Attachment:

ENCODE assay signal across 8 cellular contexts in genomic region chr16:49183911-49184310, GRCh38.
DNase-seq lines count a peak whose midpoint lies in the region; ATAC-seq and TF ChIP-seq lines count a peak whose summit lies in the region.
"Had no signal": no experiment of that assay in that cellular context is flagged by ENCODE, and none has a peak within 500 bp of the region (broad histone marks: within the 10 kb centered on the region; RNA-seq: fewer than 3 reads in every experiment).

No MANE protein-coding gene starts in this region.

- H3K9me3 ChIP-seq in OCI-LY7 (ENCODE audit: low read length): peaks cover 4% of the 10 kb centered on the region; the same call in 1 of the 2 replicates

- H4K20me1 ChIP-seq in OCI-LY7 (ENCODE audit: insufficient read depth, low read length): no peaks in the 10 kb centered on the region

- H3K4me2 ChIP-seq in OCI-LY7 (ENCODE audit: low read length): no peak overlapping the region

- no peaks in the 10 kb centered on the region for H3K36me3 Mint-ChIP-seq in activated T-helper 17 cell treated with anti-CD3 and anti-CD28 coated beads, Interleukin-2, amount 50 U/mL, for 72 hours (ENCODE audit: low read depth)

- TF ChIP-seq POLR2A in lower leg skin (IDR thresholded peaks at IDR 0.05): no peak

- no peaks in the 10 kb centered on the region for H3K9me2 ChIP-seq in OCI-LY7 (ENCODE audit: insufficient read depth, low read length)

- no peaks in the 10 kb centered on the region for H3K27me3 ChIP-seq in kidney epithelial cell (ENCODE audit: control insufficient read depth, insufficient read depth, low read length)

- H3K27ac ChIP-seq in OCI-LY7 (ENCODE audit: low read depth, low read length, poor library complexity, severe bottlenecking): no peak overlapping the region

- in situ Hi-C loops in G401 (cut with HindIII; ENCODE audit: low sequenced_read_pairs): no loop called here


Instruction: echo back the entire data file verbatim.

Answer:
ENCODE assay signal across 8 cellular contexts in genomic region chr16:49183911-49184310, GRCh38.
DNase-seq lines count a peak whose midpoint lies in the region; ATAC-seq and TF ChIP-seq lines count a peak whose summit lies in the region.
"Had no signal": no experiment of that assay in that cellular context is flagged by ENCODE, and none has a peak within 500 bp of the region (broad histone marks: within the 10 kb centered on the region; RNA-seq: fewer than 3 reads in every experiment).

No MANE protein-coding gene starts in this region.

- H3K9me3 ChIP-seq in OCI-LY7 (ENCODE audit: low read length): peaks cover 4% of the 10 kb centered on the region; the same call in 1 of the 2 replicates

- H4K20me1 ChIP-seq in OCI-LY7 (ENCODE audit: insufficient read depth, low read length): no peaks in the 10 kb centered on the region

- H3K4me2 ChIP-seq in OCI-LY7 (ENCODE audit: low read length): no peak overlapping the region

- no peaks in the 10 kb centered on the region for H3K36me3 Mint-ChIP-seq in activated T-helper 17 cell treated with anti-CD3 and anti-CD28 coated beads, Interleukin-2, amount 50 U/mL, for 72 hours (ENCODE audit: low read depth)

- TF ChIP-seq POLR2A in lower leg skin (IDR thresholded peaks at IDR 0.05): no peak

- no peaks in the 10 kb centered on the region for H3K9me2 ChIP-seq in OCI-LY7 (ENCODE audit: insufficient read depth, low read length)

- no peaks in the 10 kb centered on the region for H3K27me3 ChIP-seq in kidney epithelial cell (ENCODE audit: control insufficient read depth, insufficient read depth, low read length)

- H3K27ac ChIP-seq in OCI-LY7 (ENCODE audit: low read depth, low read length, poor library complexity, severe bottlenecking): no peak overlapping the region

- in situ Hi-C loops in G401 (cut with HindIII; ENCODE audit: low sequenced_read_pairs): no loop called here